Zhao She

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Zhao She (趙奢) was a Chinese bureaucrat and general in the third century BC.[1]

Zhao She was one of the sons of Zhao He (趙何), King Huiwen of the State of Zhao. He was employed as a land tax collector. Although he was not holding a high or powerful position, Zhao She carried out his duties according to the law.

At this time there was a very powerful aristocrat by the name of Zhao Sheng, who refused to pay any land tax. In order to avoid punishing Zhao Sheng personally, Zhao She arrested the nine administrators who kept accounts for Zhao Sheng's family. Zhao Sheng became very angry and wanted to kill Zhao She.

However, Zhao She scolded Zhao Sheng for not upholding the law of the State. Zhao She also reminded Zhao Sheng that as an aristocrat he should be an example in abiding by the law and not infringing on it lest the State would perish. Zhao Sheng realised that he was wrong and he not only apologised to Zhao She but also recommended him to the ruler for promotion. Zhao She subsequently was promoted as the land tax collector of the whole State.

In 271 BC the State of Qin sent a large army to attack Han, but would have to attack the Zhao territory in the way. The Zhao army was no match for the Qin, who captured a large part of the Zhao territory. The Qin forces were approaching E Yu (閼與, in present-day Heshun county (和順縣), Shanxi province), which was very far from the Zhao capital of Handan. At that time the commander-in-chief of the Zhao forces, Lian Po recommended abandoning E Yu as it was too far away to reinforce. Also, the road to E Yu was narrow and winding. Zhao She told the ruler and the commander-in-chief that when two armies were fighting in a narrow and winding road it was like two rats fighting in a little hold with not much room to manoeuvre. The braver and stronger one would win.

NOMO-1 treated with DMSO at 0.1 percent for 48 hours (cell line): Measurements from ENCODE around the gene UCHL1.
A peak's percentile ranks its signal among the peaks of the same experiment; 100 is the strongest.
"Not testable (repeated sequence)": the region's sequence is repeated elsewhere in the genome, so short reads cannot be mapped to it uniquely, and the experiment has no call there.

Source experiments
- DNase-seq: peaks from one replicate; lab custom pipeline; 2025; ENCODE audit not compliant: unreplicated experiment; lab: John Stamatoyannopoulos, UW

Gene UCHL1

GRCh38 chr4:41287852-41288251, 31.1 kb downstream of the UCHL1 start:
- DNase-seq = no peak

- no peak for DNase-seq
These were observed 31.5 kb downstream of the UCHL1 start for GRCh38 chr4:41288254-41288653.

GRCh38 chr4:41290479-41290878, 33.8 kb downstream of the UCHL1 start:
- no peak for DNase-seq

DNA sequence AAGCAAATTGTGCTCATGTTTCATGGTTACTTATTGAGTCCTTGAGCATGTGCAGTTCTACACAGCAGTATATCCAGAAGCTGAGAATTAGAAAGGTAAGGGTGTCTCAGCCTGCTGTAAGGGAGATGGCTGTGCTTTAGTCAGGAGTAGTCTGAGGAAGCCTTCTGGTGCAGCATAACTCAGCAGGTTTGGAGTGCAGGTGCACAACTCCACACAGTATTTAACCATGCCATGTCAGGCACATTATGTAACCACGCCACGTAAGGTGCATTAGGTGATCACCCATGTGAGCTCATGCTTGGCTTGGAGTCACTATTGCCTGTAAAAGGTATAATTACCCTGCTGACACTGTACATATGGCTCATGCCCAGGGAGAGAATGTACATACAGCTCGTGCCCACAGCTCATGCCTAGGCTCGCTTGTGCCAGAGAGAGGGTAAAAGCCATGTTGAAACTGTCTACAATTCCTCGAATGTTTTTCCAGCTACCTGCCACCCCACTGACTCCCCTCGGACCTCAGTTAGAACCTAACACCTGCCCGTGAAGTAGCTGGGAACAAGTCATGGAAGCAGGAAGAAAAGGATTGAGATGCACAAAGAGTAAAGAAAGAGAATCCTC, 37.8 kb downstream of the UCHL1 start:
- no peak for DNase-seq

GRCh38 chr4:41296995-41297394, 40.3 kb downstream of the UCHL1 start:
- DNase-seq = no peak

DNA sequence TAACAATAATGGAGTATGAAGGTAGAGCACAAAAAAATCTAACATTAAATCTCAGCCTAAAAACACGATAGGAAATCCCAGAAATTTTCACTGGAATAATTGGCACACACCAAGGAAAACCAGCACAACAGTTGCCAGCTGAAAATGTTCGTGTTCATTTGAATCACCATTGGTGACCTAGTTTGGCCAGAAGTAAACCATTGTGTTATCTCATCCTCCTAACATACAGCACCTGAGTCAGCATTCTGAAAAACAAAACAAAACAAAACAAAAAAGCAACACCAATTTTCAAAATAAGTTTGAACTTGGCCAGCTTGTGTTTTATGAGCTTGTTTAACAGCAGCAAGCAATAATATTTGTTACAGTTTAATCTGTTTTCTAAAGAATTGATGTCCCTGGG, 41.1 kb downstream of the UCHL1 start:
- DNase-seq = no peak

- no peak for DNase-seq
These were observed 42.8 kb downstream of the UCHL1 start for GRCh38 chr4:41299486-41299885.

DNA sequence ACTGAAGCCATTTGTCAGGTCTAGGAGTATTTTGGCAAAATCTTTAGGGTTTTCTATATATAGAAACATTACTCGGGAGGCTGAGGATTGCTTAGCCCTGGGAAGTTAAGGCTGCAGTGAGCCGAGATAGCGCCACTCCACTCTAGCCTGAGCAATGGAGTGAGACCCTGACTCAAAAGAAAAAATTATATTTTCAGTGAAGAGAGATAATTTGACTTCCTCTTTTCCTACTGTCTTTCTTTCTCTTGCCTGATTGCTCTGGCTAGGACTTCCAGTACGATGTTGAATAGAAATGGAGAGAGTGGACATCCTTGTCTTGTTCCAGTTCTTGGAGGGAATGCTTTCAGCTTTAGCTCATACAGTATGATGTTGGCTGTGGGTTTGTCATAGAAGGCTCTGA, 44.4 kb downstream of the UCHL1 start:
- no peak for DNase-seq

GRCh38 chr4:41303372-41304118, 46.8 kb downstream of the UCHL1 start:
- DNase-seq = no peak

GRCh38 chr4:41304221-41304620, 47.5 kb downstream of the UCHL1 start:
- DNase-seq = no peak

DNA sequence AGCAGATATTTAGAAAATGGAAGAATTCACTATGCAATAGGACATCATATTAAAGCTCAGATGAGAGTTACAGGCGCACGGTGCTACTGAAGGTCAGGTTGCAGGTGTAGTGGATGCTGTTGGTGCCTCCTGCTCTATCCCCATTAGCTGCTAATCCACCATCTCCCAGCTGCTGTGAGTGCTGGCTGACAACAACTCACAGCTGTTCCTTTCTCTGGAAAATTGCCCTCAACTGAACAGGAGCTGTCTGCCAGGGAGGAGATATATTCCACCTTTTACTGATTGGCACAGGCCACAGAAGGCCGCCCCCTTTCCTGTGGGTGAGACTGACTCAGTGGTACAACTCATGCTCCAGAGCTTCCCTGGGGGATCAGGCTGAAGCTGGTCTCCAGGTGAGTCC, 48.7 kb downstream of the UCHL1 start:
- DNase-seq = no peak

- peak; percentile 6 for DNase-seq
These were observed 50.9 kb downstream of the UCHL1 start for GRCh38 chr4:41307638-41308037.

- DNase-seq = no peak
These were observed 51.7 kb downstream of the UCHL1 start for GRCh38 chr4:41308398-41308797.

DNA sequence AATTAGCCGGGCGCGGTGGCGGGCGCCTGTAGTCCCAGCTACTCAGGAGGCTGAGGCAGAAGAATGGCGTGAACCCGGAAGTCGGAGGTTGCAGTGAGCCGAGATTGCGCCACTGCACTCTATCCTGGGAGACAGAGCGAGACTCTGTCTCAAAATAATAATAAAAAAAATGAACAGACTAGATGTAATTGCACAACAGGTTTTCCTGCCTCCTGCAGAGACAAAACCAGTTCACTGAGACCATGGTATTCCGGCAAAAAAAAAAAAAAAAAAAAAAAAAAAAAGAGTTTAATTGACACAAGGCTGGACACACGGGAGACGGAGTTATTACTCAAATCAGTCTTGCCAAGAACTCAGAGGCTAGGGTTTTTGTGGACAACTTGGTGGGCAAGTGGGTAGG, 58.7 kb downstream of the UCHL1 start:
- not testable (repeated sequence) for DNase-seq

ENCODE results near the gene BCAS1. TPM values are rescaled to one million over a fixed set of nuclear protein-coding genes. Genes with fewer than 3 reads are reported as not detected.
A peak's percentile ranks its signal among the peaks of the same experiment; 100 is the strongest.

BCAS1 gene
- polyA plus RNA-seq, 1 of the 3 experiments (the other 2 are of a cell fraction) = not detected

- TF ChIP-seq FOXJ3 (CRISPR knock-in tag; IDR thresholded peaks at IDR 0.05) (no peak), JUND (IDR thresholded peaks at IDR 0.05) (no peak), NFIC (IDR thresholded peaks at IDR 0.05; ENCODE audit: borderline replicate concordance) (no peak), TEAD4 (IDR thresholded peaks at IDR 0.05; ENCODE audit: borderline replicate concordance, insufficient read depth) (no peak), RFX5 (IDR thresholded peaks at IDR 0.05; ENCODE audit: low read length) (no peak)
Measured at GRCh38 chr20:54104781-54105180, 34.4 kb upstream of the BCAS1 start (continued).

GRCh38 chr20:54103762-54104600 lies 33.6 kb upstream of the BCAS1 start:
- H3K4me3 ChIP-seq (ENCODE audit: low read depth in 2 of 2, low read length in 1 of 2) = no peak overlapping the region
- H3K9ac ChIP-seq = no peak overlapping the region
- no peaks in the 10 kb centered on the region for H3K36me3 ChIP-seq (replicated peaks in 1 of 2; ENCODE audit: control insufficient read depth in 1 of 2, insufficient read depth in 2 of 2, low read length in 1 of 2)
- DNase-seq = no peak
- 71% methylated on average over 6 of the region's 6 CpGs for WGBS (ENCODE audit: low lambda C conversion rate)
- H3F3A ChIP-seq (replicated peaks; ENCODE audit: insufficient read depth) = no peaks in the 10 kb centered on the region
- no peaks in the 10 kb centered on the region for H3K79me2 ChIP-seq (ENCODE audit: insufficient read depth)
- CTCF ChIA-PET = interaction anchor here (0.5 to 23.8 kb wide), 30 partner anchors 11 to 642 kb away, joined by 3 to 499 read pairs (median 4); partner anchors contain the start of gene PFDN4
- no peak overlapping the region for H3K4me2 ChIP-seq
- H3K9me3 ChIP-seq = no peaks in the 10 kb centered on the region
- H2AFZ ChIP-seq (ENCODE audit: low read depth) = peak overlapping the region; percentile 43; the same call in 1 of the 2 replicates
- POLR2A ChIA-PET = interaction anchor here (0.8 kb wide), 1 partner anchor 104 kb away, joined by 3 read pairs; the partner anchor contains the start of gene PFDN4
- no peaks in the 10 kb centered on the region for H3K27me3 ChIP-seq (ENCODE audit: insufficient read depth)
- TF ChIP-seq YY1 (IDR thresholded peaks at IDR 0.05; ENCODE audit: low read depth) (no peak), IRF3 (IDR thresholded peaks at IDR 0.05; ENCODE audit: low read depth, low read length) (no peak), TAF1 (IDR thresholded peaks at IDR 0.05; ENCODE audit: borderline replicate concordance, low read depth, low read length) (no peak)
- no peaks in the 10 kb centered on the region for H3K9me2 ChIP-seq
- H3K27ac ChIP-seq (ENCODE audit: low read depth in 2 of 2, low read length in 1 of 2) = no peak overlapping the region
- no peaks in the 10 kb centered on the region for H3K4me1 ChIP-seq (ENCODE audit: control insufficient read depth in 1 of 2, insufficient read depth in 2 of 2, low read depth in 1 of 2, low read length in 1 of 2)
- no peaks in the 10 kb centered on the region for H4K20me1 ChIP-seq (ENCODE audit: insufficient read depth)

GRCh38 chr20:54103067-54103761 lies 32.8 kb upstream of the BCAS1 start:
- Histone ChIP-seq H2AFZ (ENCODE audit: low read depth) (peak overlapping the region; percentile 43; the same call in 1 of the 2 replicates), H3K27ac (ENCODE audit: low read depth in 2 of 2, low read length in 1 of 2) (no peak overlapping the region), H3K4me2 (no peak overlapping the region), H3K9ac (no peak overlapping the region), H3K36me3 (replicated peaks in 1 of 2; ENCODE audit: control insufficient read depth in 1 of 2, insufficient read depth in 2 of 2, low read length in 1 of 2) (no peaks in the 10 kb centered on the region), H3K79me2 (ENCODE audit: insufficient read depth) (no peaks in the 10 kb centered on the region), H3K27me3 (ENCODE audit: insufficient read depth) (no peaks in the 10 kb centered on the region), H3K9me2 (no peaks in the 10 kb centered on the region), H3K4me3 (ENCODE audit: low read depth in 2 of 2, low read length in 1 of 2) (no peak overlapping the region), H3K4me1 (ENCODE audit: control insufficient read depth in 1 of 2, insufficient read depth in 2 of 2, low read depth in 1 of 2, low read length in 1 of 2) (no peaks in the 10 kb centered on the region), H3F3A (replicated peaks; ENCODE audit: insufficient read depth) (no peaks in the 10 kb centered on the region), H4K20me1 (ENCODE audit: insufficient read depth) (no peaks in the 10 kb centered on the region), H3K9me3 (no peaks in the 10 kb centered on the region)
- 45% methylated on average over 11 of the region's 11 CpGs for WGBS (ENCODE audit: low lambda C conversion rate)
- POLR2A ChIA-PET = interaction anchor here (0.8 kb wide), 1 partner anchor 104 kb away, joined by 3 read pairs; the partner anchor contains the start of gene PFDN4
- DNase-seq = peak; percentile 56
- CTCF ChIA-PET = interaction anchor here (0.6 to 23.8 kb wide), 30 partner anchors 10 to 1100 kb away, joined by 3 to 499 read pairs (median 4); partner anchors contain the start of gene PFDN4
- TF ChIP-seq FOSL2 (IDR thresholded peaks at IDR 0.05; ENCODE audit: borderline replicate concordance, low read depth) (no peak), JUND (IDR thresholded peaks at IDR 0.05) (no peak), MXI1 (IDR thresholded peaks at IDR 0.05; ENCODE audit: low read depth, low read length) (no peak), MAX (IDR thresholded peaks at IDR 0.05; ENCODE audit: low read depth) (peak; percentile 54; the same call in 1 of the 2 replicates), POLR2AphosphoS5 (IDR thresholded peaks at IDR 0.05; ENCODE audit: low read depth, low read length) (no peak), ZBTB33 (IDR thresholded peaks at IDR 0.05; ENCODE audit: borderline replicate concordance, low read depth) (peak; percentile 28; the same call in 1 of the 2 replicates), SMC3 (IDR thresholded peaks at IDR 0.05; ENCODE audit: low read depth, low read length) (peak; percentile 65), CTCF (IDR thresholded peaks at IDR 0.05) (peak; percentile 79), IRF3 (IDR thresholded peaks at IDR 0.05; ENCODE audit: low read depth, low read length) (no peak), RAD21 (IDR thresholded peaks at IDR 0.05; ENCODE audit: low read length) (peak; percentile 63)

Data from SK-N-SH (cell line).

Zhao He, the ruler of Zhao, then appointed Zhao She to lead a reinforcing army to rescue E Yu. Zhao He equipped his troops with light armour for mobility and reached Qin forces' rear. Qin forces, in fear of being trapped, lifted the siege and turn its full strength against the approaching Zhao forces. Zhao He hid most of his troops on a mountain, which he estimated the Qin troops would approach by dusk. Sure enough, the Qin forces approached, and Zhao He ambushed them in the dark. With determination and bravery Zhao She defeated the Qin forces. The ruler of Zhao rewarded Zhao She by making him the administrator of a district called Ma Fu (馬服 in present-day north of Handan city in Hebei province).

Unfortunately for the state of Zhao, Zhao She died just years after this victory. He was succeeded by his son Zhao Kuo, who was the commander of the catastrophic Battle of Changping.

Eventually in 228 BC the State of Zhao was subjugated by the State of Qin.

The offspring of Zhao She adopted "Ma" (馬), the first word of the district Ma Fu, as their surname.


  1. ^ Loewe, Michael; Shaughnessy, Edward L. (1999). The Cambridge History of Ancient China: From the Origins of Civilization to 221 BC. Cambridge University Press. p. 632. ISBN 9780521470308.